Regular readers know that I think the Euro currency system is highly flawed and unlikely to withstand the test of time. And the more I think about the problems in Greece the worse I think the situation really is. I think bailout fever here in the states will have damaging long-term repercussions, but that is nothing in comparison to what the Greek bailout could result in. There’s no denying that the EU rescue package was likely necessary, but does little to resolve the structural problems in Europe. The problem remains – the currency structure is highly flawed in that it unjustly punishes trade deficit nations. A country like Greece has no choice but to turn to Germany every time a fiscal problem unfolds. The fact that the Greek government does not have the internal banking tools to properly serve their own citizens is ludicrous.
Marshall Auerback at New Deal 2.0 recently had some excellent thoughts on why he believes Greece is the equivalent of Bear Stearns (and not Lehman):
“Although we have hitherto characterized Greece as the EMU’s “Lehman” problem, the rescue package announced on Monday makes us that think that the better parallel for Greece might well be Bear Stearns. Bear’s “rescue” in March 2008, initially looked like it enabled the global financial markets to avert a growing crisis in the asset backed securities markets. What it did in reality was kick the can down the road, as the underlying structural problems which created the crisis in the first place remained unresolved. The credit crisis that began in August 2007 involved failure of both the liquidity and the solvency risk systems. The consequent freeze-up arose because the subsequent bankruptcy of Lehman and collapse of AIG destroyed the markets’ expectations (built up by years of bailouts) of their being an ultimate market maker, which would always be able to deal in these securitized instruments.”
Morgan Stanley recently raised the same concerns calling the EU/IMF bailout package a “pyrrhic victory”. As they noted, none of the larger structural issues have been resolved and the likelihood for further bailouts, contagion and inflation is highly likely as several other countries are in precarious debt situations as well:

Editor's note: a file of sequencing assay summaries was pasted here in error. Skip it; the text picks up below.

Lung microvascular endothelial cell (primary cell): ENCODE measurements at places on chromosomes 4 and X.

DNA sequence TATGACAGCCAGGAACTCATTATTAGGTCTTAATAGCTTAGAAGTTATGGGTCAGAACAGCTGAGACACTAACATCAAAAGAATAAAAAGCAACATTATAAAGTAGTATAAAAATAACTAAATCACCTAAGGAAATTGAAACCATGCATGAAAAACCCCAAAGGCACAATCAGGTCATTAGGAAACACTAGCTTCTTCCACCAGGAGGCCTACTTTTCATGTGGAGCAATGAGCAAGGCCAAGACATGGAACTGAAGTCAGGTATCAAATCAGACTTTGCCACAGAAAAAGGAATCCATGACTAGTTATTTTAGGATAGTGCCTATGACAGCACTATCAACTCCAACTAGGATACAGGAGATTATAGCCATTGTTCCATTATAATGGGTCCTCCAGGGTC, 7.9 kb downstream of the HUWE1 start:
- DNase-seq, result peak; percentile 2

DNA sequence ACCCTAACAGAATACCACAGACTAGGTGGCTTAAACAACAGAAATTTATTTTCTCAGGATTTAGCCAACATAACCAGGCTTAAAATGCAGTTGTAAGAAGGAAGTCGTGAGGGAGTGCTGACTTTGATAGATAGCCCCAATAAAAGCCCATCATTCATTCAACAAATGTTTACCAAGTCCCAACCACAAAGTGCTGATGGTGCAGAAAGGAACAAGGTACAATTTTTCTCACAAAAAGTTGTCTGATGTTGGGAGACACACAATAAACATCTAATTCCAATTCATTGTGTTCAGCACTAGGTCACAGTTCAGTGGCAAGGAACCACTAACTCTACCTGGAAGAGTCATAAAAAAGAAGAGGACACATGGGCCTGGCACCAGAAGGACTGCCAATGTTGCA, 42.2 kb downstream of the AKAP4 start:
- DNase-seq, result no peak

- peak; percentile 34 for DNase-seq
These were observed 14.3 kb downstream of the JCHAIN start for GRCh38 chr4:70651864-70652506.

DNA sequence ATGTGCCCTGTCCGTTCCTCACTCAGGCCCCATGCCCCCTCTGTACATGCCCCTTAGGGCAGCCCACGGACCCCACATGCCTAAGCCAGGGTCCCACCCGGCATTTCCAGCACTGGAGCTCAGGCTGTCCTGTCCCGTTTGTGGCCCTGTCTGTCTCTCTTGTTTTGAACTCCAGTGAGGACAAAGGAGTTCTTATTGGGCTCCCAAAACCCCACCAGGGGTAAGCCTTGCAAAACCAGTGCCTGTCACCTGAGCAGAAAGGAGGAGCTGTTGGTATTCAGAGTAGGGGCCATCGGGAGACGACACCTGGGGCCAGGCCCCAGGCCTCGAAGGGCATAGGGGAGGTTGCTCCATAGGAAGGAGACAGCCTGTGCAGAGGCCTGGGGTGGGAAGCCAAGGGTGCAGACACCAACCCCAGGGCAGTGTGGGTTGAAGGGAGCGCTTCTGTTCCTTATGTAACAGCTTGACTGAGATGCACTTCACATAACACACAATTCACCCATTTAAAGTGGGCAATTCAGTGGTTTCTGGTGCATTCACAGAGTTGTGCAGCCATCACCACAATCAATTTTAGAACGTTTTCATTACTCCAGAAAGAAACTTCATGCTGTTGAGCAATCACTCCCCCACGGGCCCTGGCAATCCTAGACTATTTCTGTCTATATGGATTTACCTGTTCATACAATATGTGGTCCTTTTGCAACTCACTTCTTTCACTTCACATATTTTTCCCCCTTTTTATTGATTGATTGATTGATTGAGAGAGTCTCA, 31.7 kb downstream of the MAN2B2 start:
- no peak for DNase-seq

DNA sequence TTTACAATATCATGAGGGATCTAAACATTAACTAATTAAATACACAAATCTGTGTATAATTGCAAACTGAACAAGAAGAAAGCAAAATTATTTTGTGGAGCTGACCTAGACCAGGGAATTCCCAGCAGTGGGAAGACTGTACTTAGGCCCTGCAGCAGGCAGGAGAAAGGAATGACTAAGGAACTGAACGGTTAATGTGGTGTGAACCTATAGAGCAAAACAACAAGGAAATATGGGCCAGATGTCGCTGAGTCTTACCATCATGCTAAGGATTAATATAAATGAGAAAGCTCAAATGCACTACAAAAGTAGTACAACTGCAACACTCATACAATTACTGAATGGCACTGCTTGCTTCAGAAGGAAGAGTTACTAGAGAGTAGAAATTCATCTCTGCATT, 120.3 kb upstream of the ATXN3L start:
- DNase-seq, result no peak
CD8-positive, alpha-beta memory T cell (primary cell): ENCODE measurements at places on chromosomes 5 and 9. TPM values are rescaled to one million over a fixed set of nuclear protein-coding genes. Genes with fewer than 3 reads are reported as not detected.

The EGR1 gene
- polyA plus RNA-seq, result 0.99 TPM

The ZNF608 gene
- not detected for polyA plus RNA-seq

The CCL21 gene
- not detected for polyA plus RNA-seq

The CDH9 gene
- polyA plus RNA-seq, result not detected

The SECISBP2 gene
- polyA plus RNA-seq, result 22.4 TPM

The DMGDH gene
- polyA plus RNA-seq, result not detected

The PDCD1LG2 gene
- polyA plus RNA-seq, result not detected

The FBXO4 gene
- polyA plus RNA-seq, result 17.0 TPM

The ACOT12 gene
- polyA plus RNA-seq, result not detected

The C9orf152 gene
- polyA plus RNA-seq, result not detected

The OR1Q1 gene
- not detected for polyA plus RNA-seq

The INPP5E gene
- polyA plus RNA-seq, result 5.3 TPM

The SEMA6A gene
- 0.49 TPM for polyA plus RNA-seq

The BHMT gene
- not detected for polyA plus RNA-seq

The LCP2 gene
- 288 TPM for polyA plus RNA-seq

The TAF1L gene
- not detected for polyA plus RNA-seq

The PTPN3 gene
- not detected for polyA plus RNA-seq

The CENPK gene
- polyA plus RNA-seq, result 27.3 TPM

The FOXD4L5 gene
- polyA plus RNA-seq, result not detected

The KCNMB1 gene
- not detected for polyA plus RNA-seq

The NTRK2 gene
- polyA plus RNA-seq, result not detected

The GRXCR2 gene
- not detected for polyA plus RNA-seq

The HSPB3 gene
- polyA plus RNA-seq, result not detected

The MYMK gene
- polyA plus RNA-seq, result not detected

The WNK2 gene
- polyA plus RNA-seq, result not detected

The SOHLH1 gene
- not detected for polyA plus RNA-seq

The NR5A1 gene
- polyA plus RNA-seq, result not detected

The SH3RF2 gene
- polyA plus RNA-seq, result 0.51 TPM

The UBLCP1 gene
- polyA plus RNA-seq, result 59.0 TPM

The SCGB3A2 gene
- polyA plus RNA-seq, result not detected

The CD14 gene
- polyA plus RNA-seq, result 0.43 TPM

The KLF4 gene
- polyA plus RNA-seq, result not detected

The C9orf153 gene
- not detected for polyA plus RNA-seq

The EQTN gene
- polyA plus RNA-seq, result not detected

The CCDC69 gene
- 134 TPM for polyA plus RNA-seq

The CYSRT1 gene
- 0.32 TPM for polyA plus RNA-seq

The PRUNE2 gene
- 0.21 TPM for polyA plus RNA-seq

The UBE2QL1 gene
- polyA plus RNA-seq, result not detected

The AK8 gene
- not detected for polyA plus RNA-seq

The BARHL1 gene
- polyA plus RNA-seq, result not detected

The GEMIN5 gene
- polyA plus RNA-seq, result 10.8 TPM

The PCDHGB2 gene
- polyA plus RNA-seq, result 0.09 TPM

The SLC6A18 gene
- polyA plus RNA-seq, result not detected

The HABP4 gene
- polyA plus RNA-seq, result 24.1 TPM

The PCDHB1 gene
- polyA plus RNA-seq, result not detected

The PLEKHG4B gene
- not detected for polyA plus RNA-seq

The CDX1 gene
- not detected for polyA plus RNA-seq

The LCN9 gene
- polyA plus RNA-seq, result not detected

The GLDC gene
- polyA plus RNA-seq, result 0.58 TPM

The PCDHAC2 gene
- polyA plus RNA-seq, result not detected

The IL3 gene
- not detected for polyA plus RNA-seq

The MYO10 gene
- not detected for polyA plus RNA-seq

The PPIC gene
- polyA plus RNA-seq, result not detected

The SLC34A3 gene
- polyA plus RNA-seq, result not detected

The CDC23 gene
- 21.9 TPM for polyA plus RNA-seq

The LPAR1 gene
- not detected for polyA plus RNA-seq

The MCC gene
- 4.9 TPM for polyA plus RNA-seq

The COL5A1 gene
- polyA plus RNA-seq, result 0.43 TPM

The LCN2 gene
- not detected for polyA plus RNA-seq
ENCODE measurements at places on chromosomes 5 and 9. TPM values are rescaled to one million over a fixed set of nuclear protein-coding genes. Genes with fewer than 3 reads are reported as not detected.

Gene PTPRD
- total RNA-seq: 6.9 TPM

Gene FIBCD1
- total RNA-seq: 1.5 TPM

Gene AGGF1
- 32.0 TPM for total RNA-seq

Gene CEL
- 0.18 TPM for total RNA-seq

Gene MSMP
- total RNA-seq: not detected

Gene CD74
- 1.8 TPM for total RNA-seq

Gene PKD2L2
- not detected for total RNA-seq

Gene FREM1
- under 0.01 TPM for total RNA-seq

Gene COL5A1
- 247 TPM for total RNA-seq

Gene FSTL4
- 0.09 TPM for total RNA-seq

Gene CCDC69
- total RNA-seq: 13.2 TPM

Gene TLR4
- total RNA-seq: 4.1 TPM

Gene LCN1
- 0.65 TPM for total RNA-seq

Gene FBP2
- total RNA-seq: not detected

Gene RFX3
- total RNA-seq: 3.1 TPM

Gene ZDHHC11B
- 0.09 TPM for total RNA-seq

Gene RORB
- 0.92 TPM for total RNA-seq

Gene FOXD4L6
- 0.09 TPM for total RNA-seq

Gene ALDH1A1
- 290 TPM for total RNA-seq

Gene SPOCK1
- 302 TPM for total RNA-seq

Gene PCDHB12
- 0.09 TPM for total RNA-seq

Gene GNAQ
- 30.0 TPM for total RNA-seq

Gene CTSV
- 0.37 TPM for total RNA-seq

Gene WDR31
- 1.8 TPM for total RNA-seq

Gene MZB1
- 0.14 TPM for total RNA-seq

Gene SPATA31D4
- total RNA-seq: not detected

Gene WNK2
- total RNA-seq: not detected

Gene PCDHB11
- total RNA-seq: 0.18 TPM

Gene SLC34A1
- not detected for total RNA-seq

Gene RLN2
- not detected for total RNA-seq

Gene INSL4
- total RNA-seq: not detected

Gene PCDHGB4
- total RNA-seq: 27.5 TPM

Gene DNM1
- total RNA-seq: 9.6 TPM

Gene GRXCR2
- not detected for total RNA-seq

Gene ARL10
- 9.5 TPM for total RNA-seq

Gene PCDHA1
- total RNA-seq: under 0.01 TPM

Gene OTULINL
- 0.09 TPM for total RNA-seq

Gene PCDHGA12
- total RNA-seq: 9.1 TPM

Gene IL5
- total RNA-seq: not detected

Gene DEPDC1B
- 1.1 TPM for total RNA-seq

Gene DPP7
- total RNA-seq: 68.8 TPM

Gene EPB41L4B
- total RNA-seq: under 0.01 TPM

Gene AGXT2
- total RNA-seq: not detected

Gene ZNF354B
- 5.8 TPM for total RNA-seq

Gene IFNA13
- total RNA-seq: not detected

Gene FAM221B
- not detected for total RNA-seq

“The bail-out and the ECB’s softer collateral stance set a bad precedent for other euro area member states and make it more likely that the euro area degenerates into a zone of fiscal profligacy, currency weakness and higher inflationary pressures over time. If so, countries with a high preference for price stability, such as Germany, might conclude that they would be better off with a harder but smaller currency union. And because the Maastricht Treaty does not provide for the possibility of expelling euro area members, the only way how Germany could achieve this would be by leaving the euro to introduce a stronger currency.”
MS says the risk of a break-up is greatly increased and largely being ignored by the markets:
“the risk that it happens is far from negligible and the consequences for financial markets would be very severe. Hence, investors ignore the euro break-up risk at their own peril.”
The latest news is that Germany is not entirely behind the bailout and is greatly concerned about the long-term repercussions. They are right to be concerned. Being a trade surplus nation and the strongest economy in Europe they are now realizing that they gain little from the Euro currency as it is currently structured. MS elaborates:
“countries with a high preference for price stability, such as Germany, might conclude that they would be better off with a harder but smaller currency union. And because the Maastricht Treaty does not provide for the possibility of expelling euro area members, the only way how Germany could achieve this would be by leaving the euro to introduce a stronger currency.”
I think a break-up is not only inevitable, but would actually be a long-term benefit for the entire region. We are seeing exactly why the convertible currency system has failed time and time again throughout history. The inherent restrictions in times of war or financial distress are simply too great. In addition, Europe will never be the United States. There is simply too much history to truly ever unify these nations as the States in America are United.
What would be the catalyst for such a break-up? Most likely a highly traumatic event such as a Lehman Brothers bankruptcy. So now the question remains; who gets to play the role of Lehman Brothers and when will it occur?